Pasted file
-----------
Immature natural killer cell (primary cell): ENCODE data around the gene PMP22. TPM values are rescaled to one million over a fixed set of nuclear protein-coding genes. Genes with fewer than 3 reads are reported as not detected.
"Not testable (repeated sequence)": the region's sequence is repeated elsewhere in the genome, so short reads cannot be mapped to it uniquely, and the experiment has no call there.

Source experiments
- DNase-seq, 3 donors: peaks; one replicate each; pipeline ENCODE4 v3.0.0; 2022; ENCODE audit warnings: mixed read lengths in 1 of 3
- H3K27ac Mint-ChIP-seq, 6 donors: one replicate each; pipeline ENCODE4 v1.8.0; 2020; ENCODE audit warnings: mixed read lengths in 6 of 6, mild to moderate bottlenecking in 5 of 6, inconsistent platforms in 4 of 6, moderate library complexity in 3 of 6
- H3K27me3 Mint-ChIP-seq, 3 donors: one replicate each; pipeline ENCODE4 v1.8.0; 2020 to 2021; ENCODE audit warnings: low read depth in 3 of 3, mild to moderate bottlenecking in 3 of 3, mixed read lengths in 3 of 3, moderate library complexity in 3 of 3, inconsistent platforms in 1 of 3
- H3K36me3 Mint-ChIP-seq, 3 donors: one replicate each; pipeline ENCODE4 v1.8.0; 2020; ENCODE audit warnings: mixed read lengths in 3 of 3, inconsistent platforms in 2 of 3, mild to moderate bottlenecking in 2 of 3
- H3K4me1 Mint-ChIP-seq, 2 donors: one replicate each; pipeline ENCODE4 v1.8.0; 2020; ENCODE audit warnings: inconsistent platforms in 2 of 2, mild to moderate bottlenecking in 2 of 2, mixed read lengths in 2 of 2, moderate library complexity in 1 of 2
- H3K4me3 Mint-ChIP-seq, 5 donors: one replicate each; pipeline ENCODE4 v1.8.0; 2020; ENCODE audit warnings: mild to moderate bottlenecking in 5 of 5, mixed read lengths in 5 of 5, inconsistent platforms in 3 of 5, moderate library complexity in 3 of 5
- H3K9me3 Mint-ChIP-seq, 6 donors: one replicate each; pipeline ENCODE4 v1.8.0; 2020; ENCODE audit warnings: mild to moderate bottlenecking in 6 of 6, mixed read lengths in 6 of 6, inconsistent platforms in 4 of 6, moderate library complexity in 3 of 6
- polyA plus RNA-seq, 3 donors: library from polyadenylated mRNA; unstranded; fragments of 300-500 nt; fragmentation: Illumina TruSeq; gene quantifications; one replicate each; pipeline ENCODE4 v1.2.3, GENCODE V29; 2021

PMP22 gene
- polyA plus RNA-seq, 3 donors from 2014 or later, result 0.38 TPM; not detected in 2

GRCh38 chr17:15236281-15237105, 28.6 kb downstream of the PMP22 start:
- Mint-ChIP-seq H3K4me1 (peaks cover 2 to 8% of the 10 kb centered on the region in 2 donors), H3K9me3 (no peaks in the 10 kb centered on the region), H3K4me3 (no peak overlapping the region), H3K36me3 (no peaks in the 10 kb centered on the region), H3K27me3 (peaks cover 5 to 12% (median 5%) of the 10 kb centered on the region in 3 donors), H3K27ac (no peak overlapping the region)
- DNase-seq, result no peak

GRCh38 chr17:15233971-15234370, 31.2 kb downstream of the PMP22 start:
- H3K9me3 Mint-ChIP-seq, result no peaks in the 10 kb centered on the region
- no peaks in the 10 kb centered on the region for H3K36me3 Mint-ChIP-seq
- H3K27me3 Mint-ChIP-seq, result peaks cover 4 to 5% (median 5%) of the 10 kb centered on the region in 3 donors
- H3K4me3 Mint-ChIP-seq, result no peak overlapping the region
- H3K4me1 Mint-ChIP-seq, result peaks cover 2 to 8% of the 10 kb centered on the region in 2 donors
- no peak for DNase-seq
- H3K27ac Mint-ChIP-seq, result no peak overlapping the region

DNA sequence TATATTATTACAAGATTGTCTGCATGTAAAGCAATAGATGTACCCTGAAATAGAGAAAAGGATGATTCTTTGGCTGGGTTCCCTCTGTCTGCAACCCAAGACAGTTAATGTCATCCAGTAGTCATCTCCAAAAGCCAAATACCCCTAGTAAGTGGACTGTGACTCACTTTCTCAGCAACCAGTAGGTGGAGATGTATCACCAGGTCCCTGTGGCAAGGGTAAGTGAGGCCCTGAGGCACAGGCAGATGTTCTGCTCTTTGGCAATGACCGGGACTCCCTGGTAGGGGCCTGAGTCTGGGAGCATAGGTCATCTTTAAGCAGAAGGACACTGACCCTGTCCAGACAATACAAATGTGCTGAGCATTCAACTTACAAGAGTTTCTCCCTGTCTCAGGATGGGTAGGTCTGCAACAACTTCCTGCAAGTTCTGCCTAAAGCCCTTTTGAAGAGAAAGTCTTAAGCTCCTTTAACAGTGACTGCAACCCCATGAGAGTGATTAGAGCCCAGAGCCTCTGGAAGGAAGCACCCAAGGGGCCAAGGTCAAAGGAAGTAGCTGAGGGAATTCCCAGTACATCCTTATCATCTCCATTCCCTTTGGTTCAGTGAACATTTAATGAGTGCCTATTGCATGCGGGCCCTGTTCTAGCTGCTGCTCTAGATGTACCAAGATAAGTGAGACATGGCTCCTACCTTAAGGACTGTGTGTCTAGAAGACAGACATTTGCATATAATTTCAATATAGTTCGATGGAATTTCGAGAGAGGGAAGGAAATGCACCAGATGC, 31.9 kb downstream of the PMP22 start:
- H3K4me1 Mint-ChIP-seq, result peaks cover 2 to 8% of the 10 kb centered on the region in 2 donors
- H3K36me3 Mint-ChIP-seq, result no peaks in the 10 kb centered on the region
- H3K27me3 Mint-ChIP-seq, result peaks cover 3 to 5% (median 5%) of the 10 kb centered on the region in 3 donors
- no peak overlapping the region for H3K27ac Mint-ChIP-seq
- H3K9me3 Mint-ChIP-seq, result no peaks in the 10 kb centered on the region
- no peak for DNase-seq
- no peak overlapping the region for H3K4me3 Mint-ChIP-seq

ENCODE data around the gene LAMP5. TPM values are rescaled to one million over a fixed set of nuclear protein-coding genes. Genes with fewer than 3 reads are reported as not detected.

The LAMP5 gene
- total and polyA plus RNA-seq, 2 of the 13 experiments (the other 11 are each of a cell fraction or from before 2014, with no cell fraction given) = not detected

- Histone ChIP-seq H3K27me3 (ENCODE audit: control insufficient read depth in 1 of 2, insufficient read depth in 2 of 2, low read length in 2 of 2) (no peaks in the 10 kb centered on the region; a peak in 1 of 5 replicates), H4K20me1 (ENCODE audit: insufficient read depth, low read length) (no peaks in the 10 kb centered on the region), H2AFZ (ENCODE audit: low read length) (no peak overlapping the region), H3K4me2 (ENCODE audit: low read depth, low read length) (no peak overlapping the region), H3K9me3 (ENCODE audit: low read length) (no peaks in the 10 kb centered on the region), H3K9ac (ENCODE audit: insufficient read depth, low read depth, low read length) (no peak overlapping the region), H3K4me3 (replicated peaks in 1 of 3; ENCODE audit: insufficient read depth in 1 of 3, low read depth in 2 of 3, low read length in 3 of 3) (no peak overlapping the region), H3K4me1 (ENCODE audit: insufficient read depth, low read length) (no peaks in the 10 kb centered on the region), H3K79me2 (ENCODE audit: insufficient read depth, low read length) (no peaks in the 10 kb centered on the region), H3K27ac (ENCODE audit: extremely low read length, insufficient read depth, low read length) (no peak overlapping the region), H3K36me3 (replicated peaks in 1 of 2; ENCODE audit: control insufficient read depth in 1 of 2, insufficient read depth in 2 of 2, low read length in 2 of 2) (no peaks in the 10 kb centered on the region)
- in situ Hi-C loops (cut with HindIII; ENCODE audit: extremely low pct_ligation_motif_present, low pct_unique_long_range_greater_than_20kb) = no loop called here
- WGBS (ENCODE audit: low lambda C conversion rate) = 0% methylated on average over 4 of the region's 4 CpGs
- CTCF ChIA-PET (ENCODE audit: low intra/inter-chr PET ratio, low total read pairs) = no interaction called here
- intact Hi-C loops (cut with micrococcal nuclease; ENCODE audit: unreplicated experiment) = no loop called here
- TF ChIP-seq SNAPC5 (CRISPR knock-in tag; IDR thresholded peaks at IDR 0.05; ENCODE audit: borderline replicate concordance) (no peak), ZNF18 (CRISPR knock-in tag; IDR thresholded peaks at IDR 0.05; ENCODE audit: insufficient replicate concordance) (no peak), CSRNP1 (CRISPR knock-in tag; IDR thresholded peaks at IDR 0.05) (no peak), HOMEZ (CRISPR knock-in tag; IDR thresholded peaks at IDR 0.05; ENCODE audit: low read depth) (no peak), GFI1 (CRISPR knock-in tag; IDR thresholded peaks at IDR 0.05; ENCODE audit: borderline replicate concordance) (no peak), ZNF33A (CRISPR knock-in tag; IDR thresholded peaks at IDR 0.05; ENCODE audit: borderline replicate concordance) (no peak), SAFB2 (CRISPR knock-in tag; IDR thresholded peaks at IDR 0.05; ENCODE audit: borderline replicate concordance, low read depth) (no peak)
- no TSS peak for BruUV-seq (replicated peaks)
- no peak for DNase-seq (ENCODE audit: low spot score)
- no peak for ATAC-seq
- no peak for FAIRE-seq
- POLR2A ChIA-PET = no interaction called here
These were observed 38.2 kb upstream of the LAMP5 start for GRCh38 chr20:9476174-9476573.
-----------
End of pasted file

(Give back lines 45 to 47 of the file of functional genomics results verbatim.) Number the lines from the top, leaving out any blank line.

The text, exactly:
- no peak for FAIRE-seq
- POLR2A ChIA-PET = no interaction called here
These were observed 38.2 kb upstream of the LAMP5 start for GRCh38 chr20:9476174-9476573.